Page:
Free hotline offers seniors a virtual session with their own ‘therapy chat’

Do you know someone over 60 who feels lonely? Help is just a phone call away. Purina Cat Food has partnered with two nonprofit organizations to provide much-needed virtual therapy chat visits for seniors.

Wait…is that a trick?

When we think of the term “therapy animal,” most of us are probably inclined to imagine a dog. After all, dogs dominate the field of therapy animals by 94%. Felines, on the other hand, are part of the remaining 6% (which are combined with other animals). Anyone who’s experienced that special, soothing happiness that comes from petting a purring kitten in her lap will tell you: Those numbers could be wrong. Although therapy cats make up a smaller percentage of this segment, cats offer a wide range of positive benefits that make them wonderful therapy animals.

Just ask Roger and Sal – a pair of registered therapy cats – and their handler Tracy Howell.

Since 2016, Tracy and Roger have worked with Pet Partners®, a non-profit organization that matches volunteer therapy animals of all kinds with people in need of a visit from a four-legged friend, including pet care facilities. nursing homes, assisted living facilities, palliative care centers and children’s hospitals.

Tracy and Roger in 2016; Photo courtesy of Tracy Howell

Sal is a meow besides the team. But he already works very, very hard…putting his head on people’s thighs and letting them massage his paws. What a gig.

According to Pet Partners, which has registered more than 1,500 felines in its therapy animal program, some populations prefer cats to dogs. For one thing: they’re more compact and generally quieter, which makes cuddling on your lap a much more zen-like experience.

Additionally, cats tend to be more demanding of the people they interact with, which can signal a nice little ego boost. “Cats have a reputation for being selectively affectionate. If a cat loves you, you’re special,” says Moira Smith, Pet Partners staff member, team assessor and cat handler.

Basically, it feels really good to be invited into the Cat Club. Some of Roger and Sal’s most loyal fans are, in fact, older people, especially people with dementia.


“People think it must be hard to visit older people with dementia, but it’s not,” she told Upworthy. “They tend to repeat questions often, so if you get your answer wrong, chances are you won’t be wrong the next time they ask you the question. I laughed so many times during our visits with older people – just because you’re older doesn’t mean you stop being funny.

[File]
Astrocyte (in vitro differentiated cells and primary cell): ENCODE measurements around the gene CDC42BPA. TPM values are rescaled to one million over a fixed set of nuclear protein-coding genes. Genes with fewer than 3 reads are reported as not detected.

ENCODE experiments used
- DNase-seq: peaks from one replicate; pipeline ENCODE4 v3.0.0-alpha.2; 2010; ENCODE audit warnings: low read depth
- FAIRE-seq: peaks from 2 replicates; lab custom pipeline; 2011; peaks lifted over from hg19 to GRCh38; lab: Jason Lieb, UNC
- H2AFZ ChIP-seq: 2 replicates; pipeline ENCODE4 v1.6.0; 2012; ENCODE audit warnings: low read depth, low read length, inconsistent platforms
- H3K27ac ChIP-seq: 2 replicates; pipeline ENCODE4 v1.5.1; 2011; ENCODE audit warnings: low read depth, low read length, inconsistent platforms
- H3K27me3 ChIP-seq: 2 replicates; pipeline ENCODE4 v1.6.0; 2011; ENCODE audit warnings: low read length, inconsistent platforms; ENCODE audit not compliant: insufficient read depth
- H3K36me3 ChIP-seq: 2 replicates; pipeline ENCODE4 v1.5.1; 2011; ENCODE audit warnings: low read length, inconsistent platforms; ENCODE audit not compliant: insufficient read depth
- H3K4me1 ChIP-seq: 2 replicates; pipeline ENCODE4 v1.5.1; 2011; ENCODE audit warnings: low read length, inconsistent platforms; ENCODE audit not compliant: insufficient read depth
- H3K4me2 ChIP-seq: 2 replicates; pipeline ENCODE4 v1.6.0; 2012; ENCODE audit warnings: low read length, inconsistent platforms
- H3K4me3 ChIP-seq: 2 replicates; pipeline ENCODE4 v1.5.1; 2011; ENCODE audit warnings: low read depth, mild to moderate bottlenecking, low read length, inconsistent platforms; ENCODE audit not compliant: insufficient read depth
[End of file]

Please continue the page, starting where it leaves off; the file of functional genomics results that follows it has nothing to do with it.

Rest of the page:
Photo courtesy of Purina® Cat Chow®

Where the humor isn’t lost, the connection is. With many family members dead, living far away, or not allowed to visit due to COVID-19 restrictions, loneliness is a major issue older people often face. This leads to depression, anxiety and irritability.

That’s where Roger and Sal come in. A typical therapy cat visit consists of cuddles on the lap with warm blankets, a nap, and a bit of TV. Sometimes older people will tell Tracy about their own cats they once had and how much they loved them.

During the pandemic, Roger and Sal have even excelled in their virtual visits. Although nothing replaces the emotional engagement of one-on-one interactions, to research said virtual animal content always brightens the mood.

Photo courtesy of Tracy Howell

Tracy agreed that even though they weren’t able to be in person, the trio still managed to make a connection and keep people smiling and happy. Roger even performed a few tricks. Maybe the cats affinity for interrupting Zoom calls can be useful after all.

The online visits had such an impact that for Mental Health Awareness Month in May, Cat Chow, Pet Partners and the Institute on Aging are working together to get more people over the age of 60 to connect to virtual therapy chat visits. By calling 800-616-5152, seniors can schedule one of 50 free virtual therapy chat visits with a Pet Partners therapy chat team. This means that kittens like Roger and Sal are going to have VIP status, which is to say very important pets.

the Complete project was made possible by Purina Cat Chow, a company that knows all too well the healing powers of cats. Throughout May, for every purchase of Cat Chow Complete, Purina will donate two cents per purchase, up to $25,000, to Pet Partners to support their therapy animal program. This donation will help more cats like Roger and Sal ensure that more people have access to the therapeutic benefits of cats.

If you are a cat lover and want to show your support, you can find out more at catchow.com/therapy.

Photo courtesy of Purina® Cat Chow®

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